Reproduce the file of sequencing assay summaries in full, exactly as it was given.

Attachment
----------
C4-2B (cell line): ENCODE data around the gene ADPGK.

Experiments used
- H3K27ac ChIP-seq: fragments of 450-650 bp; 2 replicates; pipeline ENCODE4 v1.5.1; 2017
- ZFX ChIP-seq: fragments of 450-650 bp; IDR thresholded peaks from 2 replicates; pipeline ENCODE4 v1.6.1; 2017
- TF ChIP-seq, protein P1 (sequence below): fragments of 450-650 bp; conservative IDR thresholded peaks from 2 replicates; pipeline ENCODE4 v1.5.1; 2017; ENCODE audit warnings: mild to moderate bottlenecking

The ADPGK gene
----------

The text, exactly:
C4-2B (cell line): ENCODE data around the gene ADPGK.

Experiments used
- H3K27ac ChIP-seq: fragments of 450-650 bp; 2 replicates; pipeline ENCODE4 v1.5.1; 2017
- ZFX ChIP-seq: fragments of 450-650 bp; IDR thresholded peaks from 2 replicates; pipeline ENCODE4 v1.6.1; 2017
- TF ChIP-seq, protein P1 (sequence below): fragments of 450-650 bp; conservative IDR thresholded peaks from 2 replicates; pipeline ENCODE4 v1.5.1; 2017; ENCODE audit warnings: mild to moderate bottlenecking

The ADPGK gene